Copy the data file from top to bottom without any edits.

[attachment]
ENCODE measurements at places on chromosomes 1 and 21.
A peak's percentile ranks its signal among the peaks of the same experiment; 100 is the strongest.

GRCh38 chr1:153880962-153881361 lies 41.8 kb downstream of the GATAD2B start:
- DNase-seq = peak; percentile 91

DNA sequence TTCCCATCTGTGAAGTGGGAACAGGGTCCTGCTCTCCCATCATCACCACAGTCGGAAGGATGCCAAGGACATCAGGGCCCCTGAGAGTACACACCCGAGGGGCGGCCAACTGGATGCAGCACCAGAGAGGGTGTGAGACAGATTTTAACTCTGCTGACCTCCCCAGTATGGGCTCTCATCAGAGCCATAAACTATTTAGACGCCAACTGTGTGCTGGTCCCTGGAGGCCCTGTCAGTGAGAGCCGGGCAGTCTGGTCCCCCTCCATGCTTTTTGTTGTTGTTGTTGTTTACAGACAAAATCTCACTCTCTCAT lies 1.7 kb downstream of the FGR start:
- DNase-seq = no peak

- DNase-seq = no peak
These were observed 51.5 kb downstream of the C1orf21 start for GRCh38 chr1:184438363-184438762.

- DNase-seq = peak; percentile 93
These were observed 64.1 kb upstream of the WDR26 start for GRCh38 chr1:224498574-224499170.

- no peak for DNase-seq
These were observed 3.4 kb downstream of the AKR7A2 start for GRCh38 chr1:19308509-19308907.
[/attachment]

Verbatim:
ENCODE measurements at places on chromosomes 1 and 21.
A peak's percentile ranks its signal among the peaks of the same experiment; 100 is the strongest.

GRCh38 chr1:153880962-153881361 lies 41.8 kb downstream of the GATAD2B start:
- DNase-seq = peak; percentile 91

DNA sequence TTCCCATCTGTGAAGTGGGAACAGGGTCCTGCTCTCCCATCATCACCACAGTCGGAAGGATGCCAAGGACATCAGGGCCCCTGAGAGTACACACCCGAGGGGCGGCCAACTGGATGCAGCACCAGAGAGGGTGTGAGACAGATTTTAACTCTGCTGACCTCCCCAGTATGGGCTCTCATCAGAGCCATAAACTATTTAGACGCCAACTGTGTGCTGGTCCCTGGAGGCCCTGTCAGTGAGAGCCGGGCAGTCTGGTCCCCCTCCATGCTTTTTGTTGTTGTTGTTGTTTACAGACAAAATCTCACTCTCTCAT lies 1.7 kb downstream of the FGR start:
- DNase-seq = no peak

- DNase-seq = no peak
These were observed 51.5 kb downstream of the C1orf21 start for GRCh38 chr1:184438363-184438762.

- DNase-seq = peak; percentile 93
These were observed 64.1 kb upstream of the WDR26 start for GRCh38 chr1:224498574-224499170.

- no peak for DNase-seq
These were observed 3.4 kb downstream of the AKR7A2 start for GRCh38 chr1:19308509-19308907.